10 stories of people having supernatural experiences after dying and then coming back to life.
A large body of hymns, liturgical texts, forest treatises, and philosophic speculations compiled in four collections: Rg (often written Rig), Sama, Yajus, and Atharva. To each of the collections of hymns (samhita), each with its own particular style of chanting, is appended Brahmanas, Aranyakas, and Upanishads. Scholars believe the hymns were composed between 1500 and 900 BCE, although Hindus and Helena P. Blavatsky (CW XIV:361) claim they are very much older, dating back to as much as 30,000 BCE. The word veda is derived from the Sanskrit root vid, “know,” “understand,” “be wise,” etc. This large body of literature is called sruti(lit. “heard”) and is claimed to have been revealed to sages (rsis) by the gods; until relatively recent times it was considered so sacred that it was not written down. Another body of sacred literature, termed smti (lit. “remembered”) and including several Puranas and the two long epic poems, Mahabharataand Ramayana, was written and forms the basis of what is usually called popular Hinduism. Some time during the Common Era, the portion of the Mahabharata known as the Bhagavad-Gitagained such popularity that it is now treated almost on a par with sruti.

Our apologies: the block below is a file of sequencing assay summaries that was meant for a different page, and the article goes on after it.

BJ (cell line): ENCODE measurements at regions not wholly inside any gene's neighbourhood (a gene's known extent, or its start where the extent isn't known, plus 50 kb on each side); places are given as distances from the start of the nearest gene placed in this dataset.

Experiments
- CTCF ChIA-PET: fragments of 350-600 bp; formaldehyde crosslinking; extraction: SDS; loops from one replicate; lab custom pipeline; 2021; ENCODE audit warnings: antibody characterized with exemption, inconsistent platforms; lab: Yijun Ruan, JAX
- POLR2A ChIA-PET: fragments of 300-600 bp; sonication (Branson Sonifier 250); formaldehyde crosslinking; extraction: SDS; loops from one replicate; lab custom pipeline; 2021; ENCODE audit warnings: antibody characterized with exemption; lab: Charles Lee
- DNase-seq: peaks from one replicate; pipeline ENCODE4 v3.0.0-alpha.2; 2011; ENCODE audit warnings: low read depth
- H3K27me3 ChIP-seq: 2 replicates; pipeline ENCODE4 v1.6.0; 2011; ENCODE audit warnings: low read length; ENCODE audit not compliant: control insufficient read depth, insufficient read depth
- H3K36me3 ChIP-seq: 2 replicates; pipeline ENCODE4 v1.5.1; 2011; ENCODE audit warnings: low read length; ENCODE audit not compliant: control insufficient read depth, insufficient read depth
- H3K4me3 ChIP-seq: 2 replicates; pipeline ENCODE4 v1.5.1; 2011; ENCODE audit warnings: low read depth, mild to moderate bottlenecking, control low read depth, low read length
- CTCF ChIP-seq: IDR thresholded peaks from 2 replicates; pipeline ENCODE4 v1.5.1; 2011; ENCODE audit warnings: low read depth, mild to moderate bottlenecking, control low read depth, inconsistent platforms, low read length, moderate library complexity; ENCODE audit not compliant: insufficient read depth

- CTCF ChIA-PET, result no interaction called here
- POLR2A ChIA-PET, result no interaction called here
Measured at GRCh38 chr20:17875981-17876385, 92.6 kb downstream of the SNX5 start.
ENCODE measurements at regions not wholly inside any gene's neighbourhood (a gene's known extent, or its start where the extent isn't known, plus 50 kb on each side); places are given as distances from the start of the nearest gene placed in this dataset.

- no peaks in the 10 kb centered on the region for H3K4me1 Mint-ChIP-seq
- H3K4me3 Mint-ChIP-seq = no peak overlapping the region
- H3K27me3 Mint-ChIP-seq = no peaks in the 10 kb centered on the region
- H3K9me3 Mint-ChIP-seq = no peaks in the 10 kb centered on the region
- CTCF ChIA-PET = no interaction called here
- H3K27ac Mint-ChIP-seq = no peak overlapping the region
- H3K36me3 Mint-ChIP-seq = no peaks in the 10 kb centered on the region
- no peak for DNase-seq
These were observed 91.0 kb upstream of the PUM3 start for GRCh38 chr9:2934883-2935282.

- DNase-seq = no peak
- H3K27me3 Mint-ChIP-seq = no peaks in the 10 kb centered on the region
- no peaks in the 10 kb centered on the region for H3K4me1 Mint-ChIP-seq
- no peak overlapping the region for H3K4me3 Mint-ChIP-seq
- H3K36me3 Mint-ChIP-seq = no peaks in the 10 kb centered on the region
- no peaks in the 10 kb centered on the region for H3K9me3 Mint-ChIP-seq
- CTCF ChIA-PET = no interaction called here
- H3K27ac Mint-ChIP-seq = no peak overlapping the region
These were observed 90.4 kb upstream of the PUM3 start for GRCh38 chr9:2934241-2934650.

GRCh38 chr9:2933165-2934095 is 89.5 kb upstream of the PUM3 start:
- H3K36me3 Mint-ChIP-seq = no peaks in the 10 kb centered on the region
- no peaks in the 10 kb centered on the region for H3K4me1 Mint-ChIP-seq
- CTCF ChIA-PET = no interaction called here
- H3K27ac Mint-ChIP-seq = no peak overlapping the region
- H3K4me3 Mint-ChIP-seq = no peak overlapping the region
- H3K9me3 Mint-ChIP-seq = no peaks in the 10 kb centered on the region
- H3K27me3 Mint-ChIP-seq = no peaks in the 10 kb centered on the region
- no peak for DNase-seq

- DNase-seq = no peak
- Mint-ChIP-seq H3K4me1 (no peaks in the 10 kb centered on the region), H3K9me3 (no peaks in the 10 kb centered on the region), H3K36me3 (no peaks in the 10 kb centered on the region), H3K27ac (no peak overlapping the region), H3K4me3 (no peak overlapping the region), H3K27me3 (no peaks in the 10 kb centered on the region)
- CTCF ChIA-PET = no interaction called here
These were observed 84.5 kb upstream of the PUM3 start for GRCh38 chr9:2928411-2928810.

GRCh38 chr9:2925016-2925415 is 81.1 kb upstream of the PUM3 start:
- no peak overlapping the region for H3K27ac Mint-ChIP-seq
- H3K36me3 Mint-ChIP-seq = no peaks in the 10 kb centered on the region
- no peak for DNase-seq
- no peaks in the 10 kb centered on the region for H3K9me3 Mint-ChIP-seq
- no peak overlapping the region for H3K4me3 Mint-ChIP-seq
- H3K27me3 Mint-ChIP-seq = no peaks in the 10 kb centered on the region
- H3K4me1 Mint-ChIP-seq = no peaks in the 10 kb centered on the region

Of the Vedic hymns, the ¬g is considered to be the oldest, an assessment to which Blavatsky agrees, for she says, “Thus, the Rig Veda, the oldest of all the known ancient records, may be shown to corroborate the occult teachings in almost every respect. Its hymns — the records written by the earliest Initiates of the Fifth (our race) concerning the primordial teachings — speak of the Seven Races (two still to come) allegorising them by the ‘seven streams’. . .” (SD II:606).
Although scholars consider the Vedic hymns to be nothing more than praise of various gods (devas, lit. “shining ones”), when studied theosophically they are seen to reveal a vision of cosmic order wherein all the various deities are seen to be working together, linking each other and humans in a harmonious whole, a cosmic solidarity. This is the Vedas’ particular contribution to world religions, a revelation so hidden under the mass of songs to the many gods and under a multiplicity of symbols and metaphors that it has remained unnoticed by Western scholarship. Using The Secret Doctrine or Treatise on Cosmic Fire by Alice Bailey, or the writings of Sri Aurobindo and Sri Krishna Prem, as well as hints found in the writings on mythology by C. G. JUNG or Joseph Campbell, one may be able to reconstruct this vision. Useful also is the introduction to Hymns from the Rig Veda translated by Jean Le Mée (NY: Knopf, 1975).
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